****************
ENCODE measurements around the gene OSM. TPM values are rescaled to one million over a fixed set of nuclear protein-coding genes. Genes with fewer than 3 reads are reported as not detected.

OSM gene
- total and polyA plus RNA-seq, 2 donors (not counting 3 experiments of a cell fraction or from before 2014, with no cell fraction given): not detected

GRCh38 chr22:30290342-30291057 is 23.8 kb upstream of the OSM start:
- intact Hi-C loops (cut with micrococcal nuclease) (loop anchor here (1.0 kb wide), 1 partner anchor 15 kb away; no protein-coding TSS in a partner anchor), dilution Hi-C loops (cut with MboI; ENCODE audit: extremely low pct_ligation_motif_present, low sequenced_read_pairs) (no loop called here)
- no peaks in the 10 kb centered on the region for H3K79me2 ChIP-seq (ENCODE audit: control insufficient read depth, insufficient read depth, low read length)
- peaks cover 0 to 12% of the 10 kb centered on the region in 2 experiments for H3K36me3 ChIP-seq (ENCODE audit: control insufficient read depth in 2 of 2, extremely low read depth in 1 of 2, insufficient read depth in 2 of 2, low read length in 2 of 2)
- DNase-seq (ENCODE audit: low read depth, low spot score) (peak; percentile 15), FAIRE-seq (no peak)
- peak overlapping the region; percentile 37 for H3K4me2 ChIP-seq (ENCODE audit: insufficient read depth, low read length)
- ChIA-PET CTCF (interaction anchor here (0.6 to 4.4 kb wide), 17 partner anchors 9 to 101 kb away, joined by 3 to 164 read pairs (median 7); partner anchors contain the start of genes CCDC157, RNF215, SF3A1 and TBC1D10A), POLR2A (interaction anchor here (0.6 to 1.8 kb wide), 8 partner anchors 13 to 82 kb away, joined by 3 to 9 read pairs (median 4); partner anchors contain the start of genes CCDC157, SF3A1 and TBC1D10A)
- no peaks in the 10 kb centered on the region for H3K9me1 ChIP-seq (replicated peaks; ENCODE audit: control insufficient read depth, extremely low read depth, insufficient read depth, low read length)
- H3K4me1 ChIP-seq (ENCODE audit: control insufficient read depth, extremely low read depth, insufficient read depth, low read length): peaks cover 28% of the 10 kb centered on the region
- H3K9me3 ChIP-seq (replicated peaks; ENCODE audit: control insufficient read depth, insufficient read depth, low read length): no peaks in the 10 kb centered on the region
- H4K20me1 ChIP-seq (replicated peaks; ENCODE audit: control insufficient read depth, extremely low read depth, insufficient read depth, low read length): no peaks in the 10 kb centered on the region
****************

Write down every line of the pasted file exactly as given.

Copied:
ENCODE measurements around the gene OSM. TPM values are rescaled to one million over a fixed set of nuclear protein-coding genes. Genes with fewer than 3 reads are reported as not detected.

OSM gene
- total and polyA plus RNA-seq, 2 donors (not counting 3 experiments of a cell fraction or from before 2014, with no cell fraction given): not detected

GRCh38 chr22:30290342-30291057 is 23.8 kb upstream of the OSM start:
- intact Hi-C loops (cut with micrococcal nuclease) (loop anchor here (1.0 kb wide), 1 partner anchor 15 kb away; no protein-coding TSS in a partner anchor), dilution Hi-C loops (cut with MboI; ENCODE audit: extremely low pct_ligation_motif_present, low sequenced_read_pairs) (no loop called here)
- no peaks in the 10 kb centered on the region for H3K79me2 ChIP-seq (ENCODE audit: control insufficient read depth, insufficient read depth, low read length)
- peaks cover 0 to 12% of the 10 kb centered on the region in 2 experiments for H3K36me3 ChIP-seq (ENCODE audit: control insufficient read depth in 2 of 2, extremely low read depth in 1 of 2, insufficient read depth in 2 of 2, low read length in 2 of 2)
- DNase-seq (ENCODE audit: low read depth, low spot score) (peak; percentile 15), FAIRE-seq (no peak)
- peak overlapping the region; percentile 37 for H3K4me2 ChIP-seq (ENCODE audit: insufficient read depth, low read length)
- ChIA-PET CTCF (interaction anchor here (0.6 to 4.4 kb wide), 17 partner anchors 9 to 101 kb away, joined by 3 to 164 read pairs (median 7); partner anchors contain the start of genes CCDC157, RNF215, SF3A1 and TBC1D10A), POLR2A (interaction anchor here (0.6 to 1.8 kb wide), 8 partner anchors 13 to 82 kb away, joined by 3 to 9 read pairs (median 4); partner anchors contain the start of genes CCDC157, SF3A1 and TBC1D10A)
- no peaks in the 10 kb centered on the region for H3K9me1 ChIP-seq (replicated peaks; ENCODE audit: control insufficient read depth, extremely low read depth, insufficient read depth, low read length)
- H3K4me1 ChIP-seq (ENCODE audit: control insufficient read depth, extremely low read depth, insufficient read depth, low read length): peaks cover 28% of the 10 kb centered on the region
- H3K9me3 ChIP-seq (replicated peaks; ENCODE audit: control insufficient read depth, insufficient read depth, low read length): no peaks in the 10 kb centered on the region
- H4K20me1 ChIP-seq (replicated peaks; ENCODE audit: control insufficient read depth, extremely low read depth, insufficient read depth, low read length): no peaks in the 10 kb centered on the region